San Francisco Ballet Program I

9 Feb

Program I started with a near sublime performance of George Balanchine’s Serenade, a world away from the image of him working with scattered dancers on an open air stage in Connecticut with Ruthanna Boris scratching her head while contemplating her share of the dancing. From 1934 to 2015 – 81 years, and I venture in another 80 it will rank up there with Petipa if it hasn’t already in the minds of discerning balletomanes.

Second was Yuri Possokhov’s Raku for which Yuan Yuan Tan earned a London Critic’s Award when she danced the role at Sadler’s Wells Theatre in 2013. It’s clear choreographer Yuri Possokhov was principally concerned in creating a star vehicle for Yuan Yuan Tan; I understand she guards the role zealously. Carlos Quenedit took over Damian Smith’s portrayal as samurai while Pascal Molat continued his memorably slimy interpretation of the monk who rapes Tan and sets the temple on fire. Tan was responsible for producing the librettist of the piece, with the result not unlike Balanchine’s take on Bugaku, a Russianized view of some Japanese cultural practices. The four retainers are costumed more like Roman soldiers, comporting their movements in a similar vein. Shinji Eshima’s score suggests the menace skillfully; perhaps he understands better than many of us something told me by a Chinese journalist about the nature of many Asian dramatic entertainments. “One tragedy isn’t enough; it has to be piled on.”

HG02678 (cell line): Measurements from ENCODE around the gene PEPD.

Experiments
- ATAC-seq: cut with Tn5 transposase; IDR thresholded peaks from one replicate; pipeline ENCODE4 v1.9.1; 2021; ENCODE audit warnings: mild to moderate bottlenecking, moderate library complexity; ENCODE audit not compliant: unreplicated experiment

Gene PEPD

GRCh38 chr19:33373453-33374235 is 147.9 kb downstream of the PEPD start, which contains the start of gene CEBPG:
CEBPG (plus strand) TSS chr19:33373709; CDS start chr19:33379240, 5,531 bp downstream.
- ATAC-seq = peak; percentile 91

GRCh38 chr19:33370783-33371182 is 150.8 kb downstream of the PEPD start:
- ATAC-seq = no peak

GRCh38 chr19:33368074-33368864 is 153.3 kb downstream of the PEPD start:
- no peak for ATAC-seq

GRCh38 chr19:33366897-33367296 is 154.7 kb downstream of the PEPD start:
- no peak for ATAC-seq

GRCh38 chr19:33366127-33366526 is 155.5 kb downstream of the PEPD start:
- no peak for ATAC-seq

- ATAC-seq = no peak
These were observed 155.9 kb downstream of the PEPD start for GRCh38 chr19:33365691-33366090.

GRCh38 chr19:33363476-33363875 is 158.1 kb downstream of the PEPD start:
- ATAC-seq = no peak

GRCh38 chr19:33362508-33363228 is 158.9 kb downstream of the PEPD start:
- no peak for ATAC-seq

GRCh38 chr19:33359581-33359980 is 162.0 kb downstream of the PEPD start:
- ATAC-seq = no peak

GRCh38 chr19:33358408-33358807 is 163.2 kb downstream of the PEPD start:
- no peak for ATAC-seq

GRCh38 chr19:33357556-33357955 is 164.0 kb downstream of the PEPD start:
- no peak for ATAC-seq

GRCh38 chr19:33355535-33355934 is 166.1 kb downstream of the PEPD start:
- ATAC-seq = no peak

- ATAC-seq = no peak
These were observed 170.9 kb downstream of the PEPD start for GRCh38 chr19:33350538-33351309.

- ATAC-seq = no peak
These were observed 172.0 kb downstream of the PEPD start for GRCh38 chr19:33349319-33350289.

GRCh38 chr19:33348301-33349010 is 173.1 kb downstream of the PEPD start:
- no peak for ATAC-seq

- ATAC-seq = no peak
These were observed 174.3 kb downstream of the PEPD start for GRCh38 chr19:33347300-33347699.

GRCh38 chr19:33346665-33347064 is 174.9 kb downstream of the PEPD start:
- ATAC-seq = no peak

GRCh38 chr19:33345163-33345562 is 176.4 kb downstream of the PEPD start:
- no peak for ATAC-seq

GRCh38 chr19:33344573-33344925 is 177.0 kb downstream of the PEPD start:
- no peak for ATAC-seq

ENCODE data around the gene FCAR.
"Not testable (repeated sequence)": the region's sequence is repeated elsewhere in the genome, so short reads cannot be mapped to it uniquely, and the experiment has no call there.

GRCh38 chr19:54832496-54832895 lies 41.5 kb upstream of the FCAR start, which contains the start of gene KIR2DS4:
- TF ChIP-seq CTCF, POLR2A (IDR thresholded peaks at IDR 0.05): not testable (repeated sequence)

Val Caniparoli’s Lambarena completed Program I with Lorena Feijoo dancing the role created by Evelyn Cisneros. Feijoo’s torso and hips deliver a more nuanced version than Cisneros’ square somewhat stiff upper back, though the weight in the arms, while present, lacked the earthly sense Evelyn brought to the role. No matter how you cut it, undulating on pointe is a definite feat.

I found myself remembering some of the men in the roles;-Pierre Francois Villanoba bringing a clarity to the pieta passage less clear in this revival. Daniel Devison-Oliviera brought that amazing upper torso nuance movement which is one of African dances’ continuing excitements in the role created by David Justin whose own flexibility was equally remarkable. Another dancer whose freedom of attack was totally right for the piece was Isabella De Vivo.

The wonder of Lamberena’s popularity around the globe is its joyousness, affirmation, its immediacy. Interweaving traditions of Gambon and Johann Sebastian Bach, twenty years later, Lambarena continues to gladden the heart.

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